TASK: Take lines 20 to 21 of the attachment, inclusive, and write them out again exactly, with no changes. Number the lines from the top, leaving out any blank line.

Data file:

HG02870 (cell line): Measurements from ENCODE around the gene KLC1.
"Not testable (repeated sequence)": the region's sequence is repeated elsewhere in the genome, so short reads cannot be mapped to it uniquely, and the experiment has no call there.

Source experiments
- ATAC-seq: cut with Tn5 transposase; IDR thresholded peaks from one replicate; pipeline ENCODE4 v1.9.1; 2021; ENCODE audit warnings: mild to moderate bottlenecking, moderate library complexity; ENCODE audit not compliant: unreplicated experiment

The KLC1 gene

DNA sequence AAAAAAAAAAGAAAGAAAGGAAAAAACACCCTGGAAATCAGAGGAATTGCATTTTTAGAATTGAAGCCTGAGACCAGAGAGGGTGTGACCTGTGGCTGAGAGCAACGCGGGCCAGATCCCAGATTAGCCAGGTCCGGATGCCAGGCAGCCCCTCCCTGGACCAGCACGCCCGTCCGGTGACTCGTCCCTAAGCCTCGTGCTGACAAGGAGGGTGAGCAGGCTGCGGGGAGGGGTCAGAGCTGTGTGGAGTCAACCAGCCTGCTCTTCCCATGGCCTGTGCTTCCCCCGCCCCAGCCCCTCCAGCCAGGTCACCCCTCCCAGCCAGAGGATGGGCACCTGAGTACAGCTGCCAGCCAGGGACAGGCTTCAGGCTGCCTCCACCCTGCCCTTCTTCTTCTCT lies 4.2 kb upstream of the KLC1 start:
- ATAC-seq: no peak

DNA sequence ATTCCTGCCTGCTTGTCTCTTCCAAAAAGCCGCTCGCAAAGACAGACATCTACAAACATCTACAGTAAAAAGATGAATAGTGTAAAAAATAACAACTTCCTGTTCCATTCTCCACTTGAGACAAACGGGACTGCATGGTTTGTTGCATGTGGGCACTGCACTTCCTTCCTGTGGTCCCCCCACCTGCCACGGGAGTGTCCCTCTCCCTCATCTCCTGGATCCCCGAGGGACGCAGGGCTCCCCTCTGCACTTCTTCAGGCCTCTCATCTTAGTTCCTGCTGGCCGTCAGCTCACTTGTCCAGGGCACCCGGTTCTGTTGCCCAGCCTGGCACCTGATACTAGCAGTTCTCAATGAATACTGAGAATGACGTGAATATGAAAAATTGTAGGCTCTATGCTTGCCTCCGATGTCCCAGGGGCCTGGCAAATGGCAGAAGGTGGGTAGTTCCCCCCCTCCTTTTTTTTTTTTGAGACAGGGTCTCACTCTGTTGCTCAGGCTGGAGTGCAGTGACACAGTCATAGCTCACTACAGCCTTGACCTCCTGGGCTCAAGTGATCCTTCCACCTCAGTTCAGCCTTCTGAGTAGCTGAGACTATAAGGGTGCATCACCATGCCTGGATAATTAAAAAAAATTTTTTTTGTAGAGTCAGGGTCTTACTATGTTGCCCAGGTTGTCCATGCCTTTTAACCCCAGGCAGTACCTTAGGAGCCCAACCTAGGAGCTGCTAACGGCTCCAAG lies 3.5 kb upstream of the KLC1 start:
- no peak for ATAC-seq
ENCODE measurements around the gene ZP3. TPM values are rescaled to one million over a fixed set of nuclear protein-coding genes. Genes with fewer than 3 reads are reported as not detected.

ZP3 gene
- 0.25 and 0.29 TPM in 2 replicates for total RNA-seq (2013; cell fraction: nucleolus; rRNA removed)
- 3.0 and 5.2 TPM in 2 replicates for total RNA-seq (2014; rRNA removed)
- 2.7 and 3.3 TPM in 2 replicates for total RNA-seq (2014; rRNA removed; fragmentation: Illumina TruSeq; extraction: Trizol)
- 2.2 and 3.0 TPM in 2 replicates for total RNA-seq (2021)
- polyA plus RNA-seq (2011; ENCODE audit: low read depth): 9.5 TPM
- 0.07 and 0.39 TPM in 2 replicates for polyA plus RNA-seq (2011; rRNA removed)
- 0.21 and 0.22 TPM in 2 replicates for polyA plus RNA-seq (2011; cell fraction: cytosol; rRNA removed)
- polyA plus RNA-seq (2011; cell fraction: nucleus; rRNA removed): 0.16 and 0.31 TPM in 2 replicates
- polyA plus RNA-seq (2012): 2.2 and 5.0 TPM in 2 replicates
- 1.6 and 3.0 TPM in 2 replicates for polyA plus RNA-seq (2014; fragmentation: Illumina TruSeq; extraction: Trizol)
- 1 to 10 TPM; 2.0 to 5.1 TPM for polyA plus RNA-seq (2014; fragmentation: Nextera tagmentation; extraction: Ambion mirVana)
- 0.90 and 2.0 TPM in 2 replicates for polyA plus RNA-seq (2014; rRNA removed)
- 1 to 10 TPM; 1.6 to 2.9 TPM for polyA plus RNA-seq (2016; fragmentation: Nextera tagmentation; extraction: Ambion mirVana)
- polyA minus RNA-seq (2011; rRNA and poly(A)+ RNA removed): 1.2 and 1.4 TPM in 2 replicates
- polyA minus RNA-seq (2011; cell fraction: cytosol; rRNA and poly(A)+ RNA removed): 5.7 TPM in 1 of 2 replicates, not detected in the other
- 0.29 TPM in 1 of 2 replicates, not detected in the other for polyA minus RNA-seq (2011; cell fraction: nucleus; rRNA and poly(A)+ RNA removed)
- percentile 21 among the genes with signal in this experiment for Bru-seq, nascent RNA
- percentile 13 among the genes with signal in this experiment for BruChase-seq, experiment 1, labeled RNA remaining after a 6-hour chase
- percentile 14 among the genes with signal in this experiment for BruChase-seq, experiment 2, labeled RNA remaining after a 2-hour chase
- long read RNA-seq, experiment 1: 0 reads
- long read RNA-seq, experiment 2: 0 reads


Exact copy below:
- polyA plus RNA-seq (2012): 2.2 and 5.0 TPM in 2 replicates
- 1.6 and 3.0 TPM in 2 replicates for polyA plus RNA-seq (2014; fragmentation: Illumina TruSeq; extraction: Trizol)